November 22, 2012
November began with a flurry of excitement over the approaching Election Day. The culmination of all the campaign destinations, public speeches, and debates over a wide array of relevant political/social/economic issues, would finally reach its climatic end with a candidate selected to oversee the future of this nation for the next four years. While the presidential election stole the spotlight this night, something very peculiar was brewing in the state of California; the majority of its citizens were voting “yes” on Proposition 30. They were saying “yes” to higher taxes. This appeared well outside of California’s M.O. and would be considered taboo for the majority of its citizens. Now if one were to eliminate the political jargon, Proposition 30 would read as the institution of a $6 billion dollar tax increase on personal income intended to offset spending cuts that would have depleted annual budgets for schools and public safety. Without getting too political here, let’s view this at a fundamental level…California’s fight to save education and its public safety institutions.
As a byproduct of California’s public university system, I’ve seen the impact of a rattlededucational infrastructure. Tuition hikes, limited class availability, teacher strikes, prolonged graduation dates, and even the diminished hopes that some will finish are all symptomatic of budget cuts to our schools. So how is this all relevant to Africa? How does this first world problem resemble anything close to the day to day struggle for Tanzanian children to reach their career aspirations? Although there are some parallels that can be drawn here, the main undercurrent is perspective. How fortunate of us to have the opportunity to learn and to be able to act towards our dreams. How fortunate of us to be selective with the choices that determine our future and equip ourselves with invaluable knowledge to carry with us throughout a lifetime. We are no more deserving in this world than anyone else.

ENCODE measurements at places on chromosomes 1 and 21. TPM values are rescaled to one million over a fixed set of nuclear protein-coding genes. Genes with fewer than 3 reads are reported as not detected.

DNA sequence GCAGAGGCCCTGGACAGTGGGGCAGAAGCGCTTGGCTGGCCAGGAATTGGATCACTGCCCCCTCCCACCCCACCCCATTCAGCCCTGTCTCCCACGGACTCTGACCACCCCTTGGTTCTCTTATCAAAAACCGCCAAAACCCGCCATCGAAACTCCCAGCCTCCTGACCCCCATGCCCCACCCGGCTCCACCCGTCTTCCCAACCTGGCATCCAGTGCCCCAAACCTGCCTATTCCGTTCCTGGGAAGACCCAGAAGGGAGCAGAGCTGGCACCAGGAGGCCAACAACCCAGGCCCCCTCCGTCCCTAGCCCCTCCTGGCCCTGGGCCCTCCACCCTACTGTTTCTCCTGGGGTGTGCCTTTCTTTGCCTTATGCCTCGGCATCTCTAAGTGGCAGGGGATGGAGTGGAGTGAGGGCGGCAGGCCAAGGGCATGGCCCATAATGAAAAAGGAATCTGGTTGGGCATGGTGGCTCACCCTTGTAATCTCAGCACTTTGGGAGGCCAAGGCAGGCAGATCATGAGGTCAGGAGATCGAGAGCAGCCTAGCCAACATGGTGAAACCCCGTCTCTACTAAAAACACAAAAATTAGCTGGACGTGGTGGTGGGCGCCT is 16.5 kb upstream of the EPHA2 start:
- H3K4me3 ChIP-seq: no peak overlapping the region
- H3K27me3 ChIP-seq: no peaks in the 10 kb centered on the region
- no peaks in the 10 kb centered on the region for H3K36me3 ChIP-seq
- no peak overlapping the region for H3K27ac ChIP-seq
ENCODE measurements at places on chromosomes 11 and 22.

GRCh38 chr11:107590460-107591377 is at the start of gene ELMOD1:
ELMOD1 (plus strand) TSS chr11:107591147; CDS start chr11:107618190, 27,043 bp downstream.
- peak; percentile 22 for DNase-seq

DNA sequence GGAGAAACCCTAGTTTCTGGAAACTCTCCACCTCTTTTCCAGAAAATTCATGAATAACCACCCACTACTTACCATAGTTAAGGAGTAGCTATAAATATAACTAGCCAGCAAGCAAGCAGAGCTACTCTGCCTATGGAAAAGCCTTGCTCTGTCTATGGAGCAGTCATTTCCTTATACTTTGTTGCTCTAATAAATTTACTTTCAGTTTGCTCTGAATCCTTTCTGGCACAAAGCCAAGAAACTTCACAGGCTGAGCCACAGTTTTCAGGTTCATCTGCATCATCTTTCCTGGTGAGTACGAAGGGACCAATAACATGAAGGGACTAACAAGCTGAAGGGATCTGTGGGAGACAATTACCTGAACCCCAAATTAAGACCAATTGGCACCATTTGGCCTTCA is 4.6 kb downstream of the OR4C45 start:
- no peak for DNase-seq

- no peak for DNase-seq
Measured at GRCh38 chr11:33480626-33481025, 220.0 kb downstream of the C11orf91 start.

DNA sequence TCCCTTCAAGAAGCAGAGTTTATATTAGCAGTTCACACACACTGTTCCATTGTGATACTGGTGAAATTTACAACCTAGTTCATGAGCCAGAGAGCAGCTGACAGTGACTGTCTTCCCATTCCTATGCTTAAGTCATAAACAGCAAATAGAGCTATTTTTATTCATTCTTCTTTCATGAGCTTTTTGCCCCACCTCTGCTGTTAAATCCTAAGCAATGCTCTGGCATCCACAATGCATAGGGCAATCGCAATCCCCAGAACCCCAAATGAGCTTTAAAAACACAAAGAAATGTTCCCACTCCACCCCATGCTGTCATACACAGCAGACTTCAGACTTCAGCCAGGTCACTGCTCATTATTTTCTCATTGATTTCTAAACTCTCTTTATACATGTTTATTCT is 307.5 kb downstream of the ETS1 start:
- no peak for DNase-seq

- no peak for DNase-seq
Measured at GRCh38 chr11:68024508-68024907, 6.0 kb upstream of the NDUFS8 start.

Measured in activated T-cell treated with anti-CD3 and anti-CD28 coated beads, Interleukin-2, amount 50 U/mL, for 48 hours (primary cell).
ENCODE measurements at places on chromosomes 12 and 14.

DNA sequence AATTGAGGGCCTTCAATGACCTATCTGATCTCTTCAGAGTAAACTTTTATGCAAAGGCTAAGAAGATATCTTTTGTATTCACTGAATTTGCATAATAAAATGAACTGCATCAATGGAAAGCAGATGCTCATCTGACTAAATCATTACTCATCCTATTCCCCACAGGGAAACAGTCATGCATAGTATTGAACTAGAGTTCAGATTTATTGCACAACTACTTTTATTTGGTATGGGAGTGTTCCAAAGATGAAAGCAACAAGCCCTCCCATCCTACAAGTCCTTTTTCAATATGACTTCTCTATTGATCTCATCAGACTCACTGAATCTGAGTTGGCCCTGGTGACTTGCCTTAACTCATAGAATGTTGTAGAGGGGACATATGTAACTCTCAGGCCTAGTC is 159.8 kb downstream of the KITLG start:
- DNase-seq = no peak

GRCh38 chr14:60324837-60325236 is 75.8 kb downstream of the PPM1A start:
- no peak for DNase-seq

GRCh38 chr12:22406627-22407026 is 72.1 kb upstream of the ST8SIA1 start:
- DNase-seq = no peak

Be thankful for your education. We view ourselves from a materialistic lens, and are privileged to do so. Strip possessions away, and you will still be left with it. Achieve In Africa recognizes this and our mission has never been stronger. We continue to instigate change for communities in need and have been touched by the resounding response…7 classrooms renovated, 8 classrooms constructed, 280 desks provided, 3 education sites with electricity, and 2,350 students impacted annually. And this number is still growing. In Obama’s acceptance speech, he exclaimed that “we are greater than the sum of our independent parts”…Let us put this into perspective and continue to prove it to ourselves and those we seek to help day after day.
– Nathan Yee – AIA Fundraising Director